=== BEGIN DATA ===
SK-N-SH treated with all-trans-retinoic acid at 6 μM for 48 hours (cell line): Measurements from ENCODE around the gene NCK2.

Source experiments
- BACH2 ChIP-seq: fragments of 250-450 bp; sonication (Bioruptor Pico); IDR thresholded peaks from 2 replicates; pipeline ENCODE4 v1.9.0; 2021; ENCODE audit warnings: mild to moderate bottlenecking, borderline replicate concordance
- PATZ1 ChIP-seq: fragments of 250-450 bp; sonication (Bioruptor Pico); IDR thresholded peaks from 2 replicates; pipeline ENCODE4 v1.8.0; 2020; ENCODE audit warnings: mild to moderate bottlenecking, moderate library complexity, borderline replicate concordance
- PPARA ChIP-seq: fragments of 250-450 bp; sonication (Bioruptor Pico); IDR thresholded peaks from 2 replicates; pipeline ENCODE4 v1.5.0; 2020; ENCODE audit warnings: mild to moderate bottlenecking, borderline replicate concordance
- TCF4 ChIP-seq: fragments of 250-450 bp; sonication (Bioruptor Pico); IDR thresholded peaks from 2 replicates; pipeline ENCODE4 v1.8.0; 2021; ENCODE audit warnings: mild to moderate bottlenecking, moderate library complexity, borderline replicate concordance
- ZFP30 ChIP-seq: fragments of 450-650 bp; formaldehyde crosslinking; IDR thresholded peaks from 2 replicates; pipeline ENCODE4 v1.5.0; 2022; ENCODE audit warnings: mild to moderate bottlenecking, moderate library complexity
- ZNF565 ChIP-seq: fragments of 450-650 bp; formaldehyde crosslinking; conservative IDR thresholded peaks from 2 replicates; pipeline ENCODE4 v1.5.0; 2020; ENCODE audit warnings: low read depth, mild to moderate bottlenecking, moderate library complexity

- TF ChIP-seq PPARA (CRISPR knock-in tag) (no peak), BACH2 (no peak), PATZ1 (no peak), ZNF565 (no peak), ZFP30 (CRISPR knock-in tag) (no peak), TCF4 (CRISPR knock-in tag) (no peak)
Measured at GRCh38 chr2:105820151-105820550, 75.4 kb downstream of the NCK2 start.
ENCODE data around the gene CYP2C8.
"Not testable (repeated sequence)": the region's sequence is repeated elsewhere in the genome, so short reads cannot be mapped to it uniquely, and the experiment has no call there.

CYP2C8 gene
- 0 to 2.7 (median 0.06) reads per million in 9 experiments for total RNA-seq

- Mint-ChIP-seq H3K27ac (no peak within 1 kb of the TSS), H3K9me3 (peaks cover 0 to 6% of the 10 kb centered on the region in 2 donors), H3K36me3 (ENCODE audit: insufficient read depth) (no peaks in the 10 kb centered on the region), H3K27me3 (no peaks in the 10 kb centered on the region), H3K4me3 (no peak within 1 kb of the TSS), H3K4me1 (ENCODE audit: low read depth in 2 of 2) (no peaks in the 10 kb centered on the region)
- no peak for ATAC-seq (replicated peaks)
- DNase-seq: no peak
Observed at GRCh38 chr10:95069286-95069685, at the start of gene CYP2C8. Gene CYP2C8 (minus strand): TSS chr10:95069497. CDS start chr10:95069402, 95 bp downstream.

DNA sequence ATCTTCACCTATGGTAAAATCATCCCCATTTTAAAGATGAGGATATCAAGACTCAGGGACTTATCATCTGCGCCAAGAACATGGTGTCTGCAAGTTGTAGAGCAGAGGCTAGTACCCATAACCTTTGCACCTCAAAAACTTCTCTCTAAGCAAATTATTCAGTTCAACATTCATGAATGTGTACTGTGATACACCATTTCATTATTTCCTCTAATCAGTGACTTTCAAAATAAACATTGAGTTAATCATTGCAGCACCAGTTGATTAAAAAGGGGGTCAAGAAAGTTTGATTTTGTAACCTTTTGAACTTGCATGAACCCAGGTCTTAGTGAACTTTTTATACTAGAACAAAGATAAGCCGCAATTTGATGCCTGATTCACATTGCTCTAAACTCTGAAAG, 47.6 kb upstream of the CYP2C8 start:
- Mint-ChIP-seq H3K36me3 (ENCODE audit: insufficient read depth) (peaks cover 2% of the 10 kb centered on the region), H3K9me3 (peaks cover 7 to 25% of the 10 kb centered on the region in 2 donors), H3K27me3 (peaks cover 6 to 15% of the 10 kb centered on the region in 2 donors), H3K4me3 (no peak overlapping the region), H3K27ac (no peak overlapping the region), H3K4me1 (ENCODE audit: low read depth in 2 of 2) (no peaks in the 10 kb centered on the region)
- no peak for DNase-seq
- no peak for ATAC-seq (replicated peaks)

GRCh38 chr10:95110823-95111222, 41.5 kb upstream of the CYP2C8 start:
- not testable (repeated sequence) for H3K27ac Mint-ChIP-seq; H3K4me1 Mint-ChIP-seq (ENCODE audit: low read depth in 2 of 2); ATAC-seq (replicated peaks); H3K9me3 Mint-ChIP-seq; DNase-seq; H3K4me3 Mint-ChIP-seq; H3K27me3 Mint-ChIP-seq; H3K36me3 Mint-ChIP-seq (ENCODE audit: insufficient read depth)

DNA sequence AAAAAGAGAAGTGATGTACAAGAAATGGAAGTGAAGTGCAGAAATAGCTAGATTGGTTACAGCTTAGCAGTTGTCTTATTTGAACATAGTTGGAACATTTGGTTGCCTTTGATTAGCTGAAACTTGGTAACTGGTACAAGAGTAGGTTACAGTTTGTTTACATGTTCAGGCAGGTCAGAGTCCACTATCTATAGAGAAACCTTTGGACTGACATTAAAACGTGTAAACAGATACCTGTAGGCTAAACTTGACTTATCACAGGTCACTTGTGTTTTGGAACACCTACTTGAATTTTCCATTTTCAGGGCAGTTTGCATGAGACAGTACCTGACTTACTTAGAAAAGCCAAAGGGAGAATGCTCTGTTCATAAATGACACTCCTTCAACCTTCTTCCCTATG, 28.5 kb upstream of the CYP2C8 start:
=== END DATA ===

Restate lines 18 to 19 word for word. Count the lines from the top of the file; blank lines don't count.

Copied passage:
Observed at GRCh38 chr10:95069286-95069685, at the start of gene CYP2C8. Gene CYP2C8 (minus strand): TSS chr10:95069497. CDS start chr10:95069402, 95 bp downstream.

DNA sequence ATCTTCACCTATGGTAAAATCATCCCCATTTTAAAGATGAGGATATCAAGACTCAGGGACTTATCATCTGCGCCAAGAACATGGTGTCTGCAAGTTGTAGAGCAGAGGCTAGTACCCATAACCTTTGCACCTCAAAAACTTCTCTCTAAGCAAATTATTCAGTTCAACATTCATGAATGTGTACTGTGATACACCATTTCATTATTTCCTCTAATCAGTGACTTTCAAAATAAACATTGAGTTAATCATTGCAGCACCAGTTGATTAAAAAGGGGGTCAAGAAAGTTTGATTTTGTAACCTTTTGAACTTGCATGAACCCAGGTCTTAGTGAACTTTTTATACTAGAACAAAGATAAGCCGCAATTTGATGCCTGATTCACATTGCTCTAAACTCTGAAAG, 47.6 kb upstream of the CYP2C8 start: